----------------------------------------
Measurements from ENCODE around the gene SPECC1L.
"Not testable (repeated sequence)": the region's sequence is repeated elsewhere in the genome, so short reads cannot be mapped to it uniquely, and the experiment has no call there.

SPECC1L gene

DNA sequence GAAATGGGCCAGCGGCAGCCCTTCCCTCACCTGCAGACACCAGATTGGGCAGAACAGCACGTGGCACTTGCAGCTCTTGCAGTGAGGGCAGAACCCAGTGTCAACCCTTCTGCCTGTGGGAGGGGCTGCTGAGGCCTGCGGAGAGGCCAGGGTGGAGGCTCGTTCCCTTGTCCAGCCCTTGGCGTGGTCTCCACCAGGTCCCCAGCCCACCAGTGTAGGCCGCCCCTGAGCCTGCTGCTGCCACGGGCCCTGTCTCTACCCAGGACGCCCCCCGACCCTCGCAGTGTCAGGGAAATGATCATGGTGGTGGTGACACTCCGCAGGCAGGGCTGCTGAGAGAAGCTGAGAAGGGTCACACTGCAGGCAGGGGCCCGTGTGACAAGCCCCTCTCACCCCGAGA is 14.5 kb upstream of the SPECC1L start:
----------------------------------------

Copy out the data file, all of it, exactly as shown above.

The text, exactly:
Measurements from ENCODE around the gene SPECC1L.
"Not testable (repeated sequence)": the region's sequence is repeated elsewhere in the genome, so short reads cannot be mapped to it uniquely, and the experiment has no call there.

SPECC1L gene

DNA sequence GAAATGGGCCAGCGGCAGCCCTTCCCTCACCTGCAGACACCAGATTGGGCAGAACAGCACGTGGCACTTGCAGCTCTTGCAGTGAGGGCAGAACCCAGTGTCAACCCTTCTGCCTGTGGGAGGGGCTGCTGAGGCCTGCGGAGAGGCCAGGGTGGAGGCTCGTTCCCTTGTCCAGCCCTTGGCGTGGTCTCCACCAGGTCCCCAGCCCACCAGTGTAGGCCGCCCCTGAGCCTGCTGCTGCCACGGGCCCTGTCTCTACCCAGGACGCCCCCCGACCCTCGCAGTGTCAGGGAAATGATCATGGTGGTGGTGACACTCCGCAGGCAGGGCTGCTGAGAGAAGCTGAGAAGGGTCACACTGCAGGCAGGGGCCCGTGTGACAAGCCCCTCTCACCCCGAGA is 14.5 kb upstream of the SPECC1L start: